Just watched and listened to Netanyahu address Kushner, Greenblatt, Ivanka etc etc about this sham of a plan for peace between Israel and the Palestinians. Just watched the influence that Israel and the I lobby continue to have over U.S. foreign policy. Just watched and listened to the Palestinians get whacked again.

    Shameful farce!

  4. genesto on January 28, 2020, 1:06 pm

    This, hopefully, will be like manna to the cause for Palestinian for justice. First of all it should, FINALLY, put to death the 2SS and make a single democratic state the only viable option in the future (assuming the world will still reject apartheid).

    Secondly, I expect Israel, because of the objections of the settlement blocs, to reject this plan outright. They will NEVER agree to a Palestinian state, no matter how feeble it looks. This should put an end to any notion of the Palestinians ‘never missing a chance to miss a chance’, or Israel ‘not having a partner in peace’.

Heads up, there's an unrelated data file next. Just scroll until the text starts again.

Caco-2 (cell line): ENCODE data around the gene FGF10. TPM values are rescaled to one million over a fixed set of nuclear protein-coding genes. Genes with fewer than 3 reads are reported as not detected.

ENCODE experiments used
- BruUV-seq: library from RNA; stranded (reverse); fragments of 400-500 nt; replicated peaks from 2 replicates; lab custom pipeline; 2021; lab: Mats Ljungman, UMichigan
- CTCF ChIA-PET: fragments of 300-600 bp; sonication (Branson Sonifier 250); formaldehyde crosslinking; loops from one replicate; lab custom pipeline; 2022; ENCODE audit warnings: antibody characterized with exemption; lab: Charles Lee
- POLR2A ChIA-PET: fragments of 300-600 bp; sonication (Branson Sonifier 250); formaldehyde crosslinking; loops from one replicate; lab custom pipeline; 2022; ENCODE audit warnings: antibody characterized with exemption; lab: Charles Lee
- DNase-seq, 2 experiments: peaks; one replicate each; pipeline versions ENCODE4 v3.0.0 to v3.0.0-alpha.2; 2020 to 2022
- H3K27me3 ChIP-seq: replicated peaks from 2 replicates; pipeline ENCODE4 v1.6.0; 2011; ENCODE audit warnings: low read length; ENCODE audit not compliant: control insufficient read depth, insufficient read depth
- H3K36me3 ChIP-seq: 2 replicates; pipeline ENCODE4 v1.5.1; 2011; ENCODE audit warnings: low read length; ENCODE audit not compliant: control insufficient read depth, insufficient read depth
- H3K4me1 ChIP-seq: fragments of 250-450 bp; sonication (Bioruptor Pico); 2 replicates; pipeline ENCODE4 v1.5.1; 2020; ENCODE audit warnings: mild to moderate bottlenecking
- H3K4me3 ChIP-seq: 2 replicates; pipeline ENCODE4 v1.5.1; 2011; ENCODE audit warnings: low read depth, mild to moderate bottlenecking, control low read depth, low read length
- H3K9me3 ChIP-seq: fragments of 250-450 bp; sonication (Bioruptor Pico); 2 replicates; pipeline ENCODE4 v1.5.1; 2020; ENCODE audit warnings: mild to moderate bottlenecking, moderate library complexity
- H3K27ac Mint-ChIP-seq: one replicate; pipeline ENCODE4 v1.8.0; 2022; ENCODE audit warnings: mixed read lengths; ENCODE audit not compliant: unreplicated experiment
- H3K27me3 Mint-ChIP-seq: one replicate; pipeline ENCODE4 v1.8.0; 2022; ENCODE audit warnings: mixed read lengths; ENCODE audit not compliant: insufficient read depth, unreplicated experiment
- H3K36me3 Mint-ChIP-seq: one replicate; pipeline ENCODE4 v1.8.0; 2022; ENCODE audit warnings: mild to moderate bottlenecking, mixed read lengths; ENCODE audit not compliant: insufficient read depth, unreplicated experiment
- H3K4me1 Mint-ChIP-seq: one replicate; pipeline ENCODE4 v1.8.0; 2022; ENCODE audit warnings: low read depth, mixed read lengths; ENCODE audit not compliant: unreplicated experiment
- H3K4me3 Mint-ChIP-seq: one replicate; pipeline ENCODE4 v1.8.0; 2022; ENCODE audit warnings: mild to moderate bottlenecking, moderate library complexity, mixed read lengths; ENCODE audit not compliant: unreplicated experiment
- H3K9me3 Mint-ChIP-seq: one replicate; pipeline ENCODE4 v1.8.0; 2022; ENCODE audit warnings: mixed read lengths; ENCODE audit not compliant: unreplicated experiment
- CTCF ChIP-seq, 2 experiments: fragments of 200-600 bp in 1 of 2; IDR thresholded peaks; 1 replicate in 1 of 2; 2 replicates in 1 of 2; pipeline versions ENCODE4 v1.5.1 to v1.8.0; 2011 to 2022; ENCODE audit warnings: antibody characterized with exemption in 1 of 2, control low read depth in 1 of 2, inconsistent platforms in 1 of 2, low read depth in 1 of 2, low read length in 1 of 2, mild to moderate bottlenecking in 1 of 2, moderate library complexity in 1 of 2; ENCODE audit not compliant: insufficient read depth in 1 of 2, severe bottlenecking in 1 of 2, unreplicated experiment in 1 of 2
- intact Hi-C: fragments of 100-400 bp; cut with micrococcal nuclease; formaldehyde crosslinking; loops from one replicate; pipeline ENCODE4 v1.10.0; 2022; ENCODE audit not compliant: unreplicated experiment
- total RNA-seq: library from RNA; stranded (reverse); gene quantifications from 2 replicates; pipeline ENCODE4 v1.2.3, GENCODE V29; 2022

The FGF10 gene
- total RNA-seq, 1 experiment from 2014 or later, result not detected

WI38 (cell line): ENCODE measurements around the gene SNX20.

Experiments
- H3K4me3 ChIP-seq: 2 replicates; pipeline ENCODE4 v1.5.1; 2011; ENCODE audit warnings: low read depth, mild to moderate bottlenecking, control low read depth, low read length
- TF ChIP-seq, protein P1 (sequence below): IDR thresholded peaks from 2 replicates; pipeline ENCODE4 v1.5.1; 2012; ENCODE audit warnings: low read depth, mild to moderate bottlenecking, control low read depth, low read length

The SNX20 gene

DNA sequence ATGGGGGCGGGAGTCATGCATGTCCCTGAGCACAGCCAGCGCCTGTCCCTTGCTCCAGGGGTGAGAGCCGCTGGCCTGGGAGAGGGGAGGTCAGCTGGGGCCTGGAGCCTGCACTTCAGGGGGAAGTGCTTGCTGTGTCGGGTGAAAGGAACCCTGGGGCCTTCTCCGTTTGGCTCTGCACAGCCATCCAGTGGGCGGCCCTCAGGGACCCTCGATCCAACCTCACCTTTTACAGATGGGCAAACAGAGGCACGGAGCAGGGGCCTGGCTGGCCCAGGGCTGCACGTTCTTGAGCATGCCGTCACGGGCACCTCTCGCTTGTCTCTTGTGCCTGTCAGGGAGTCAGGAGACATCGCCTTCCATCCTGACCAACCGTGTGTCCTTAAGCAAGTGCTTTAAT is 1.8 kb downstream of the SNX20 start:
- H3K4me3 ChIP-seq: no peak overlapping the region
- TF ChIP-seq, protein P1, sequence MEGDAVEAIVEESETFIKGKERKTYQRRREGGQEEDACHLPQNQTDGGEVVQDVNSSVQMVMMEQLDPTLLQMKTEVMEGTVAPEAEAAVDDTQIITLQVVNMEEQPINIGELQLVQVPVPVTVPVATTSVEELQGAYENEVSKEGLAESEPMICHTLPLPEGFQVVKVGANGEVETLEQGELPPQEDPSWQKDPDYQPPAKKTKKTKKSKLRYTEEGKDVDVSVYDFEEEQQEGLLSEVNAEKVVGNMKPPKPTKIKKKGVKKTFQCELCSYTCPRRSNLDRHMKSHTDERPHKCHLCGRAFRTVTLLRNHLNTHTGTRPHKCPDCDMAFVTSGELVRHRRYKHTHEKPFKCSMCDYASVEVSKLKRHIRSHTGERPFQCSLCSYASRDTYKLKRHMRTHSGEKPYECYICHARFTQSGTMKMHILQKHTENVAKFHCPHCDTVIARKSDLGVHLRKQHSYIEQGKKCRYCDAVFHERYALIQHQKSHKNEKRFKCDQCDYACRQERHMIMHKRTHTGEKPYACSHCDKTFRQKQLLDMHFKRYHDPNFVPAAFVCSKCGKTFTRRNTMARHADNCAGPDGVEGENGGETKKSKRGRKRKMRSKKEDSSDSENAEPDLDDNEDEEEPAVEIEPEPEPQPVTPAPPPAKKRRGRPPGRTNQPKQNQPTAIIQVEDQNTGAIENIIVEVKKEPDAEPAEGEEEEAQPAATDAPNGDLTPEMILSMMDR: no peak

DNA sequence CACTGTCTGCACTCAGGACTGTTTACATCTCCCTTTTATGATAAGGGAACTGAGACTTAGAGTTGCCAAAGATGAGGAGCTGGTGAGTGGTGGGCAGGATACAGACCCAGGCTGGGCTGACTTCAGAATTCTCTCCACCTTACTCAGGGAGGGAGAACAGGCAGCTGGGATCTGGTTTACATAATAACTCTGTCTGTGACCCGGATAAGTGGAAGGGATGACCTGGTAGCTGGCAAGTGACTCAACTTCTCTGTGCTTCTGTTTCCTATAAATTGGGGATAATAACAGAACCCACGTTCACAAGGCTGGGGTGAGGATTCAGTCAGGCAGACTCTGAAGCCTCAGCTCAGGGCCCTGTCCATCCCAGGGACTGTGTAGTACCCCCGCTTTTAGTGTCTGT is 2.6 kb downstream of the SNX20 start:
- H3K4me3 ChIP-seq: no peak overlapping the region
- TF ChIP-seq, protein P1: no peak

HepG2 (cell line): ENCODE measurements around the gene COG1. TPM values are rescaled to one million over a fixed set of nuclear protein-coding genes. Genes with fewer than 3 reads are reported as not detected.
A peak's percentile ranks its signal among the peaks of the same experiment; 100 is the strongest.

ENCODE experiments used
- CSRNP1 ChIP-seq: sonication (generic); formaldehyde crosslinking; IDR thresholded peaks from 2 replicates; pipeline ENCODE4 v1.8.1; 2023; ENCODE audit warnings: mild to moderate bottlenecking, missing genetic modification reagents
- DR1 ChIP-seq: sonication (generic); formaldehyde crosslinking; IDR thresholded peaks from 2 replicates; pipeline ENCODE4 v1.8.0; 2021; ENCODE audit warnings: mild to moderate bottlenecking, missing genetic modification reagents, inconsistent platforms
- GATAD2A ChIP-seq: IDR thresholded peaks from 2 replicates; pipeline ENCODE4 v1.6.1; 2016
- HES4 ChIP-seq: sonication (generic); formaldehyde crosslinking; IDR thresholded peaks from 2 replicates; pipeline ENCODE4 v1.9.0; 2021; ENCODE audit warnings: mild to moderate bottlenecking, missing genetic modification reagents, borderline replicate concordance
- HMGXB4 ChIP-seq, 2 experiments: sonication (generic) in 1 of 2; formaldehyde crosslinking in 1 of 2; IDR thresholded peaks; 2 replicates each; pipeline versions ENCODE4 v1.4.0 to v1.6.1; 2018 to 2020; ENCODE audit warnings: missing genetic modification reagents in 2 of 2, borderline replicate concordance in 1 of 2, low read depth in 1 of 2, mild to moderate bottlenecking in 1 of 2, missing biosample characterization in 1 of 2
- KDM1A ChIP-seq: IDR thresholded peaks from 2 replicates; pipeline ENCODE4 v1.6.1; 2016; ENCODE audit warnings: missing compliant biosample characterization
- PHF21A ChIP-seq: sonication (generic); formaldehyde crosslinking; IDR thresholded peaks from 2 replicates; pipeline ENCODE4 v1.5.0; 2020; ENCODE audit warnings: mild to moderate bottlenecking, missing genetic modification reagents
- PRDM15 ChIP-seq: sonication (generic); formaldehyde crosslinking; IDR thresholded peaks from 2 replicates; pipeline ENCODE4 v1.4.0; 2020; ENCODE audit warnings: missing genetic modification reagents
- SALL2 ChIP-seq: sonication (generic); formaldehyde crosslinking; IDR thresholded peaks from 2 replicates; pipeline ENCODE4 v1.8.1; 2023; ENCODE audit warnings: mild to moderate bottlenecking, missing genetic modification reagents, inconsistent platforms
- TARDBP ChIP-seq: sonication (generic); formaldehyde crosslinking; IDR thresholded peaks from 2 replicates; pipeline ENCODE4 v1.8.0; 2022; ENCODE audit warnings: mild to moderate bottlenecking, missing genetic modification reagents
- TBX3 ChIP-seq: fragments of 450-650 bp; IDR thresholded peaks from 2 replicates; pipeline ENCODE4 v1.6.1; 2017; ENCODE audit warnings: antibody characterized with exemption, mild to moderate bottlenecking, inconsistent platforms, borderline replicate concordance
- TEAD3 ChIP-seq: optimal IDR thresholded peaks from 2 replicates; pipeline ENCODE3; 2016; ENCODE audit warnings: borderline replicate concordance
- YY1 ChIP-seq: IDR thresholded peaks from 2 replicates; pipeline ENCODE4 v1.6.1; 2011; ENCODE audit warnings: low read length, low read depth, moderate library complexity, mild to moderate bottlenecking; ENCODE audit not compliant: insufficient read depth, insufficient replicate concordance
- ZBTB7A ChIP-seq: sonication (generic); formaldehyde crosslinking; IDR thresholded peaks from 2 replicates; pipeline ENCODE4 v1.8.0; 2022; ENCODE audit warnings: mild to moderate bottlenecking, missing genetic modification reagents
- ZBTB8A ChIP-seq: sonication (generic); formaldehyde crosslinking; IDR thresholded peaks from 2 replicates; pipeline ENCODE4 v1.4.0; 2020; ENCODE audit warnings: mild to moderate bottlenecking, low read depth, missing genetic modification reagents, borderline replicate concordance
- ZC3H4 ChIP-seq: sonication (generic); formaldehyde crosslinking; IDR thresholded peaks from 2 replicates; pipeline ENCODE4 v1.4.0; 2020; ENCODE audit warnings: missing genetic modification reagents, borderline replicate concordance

Finally, it should spur on the BDS movement to greater achievements at an even faster rate. All of this, hopefully, will terrify the fine citizens of Israel to think twice, or three times, into carefully considering what their continued oppression of the Palestinian people has wrought for their future.

    Maybe this will finally wake them up!

  5. bcg on January 28, 2020, 1:51 pm

    On the “peace plan”, the Washington Post has published a piece by Mairav Zonszein titled “Christian Zionist philo-semitism is Driving Trump’s Israel Policy” – worth reading-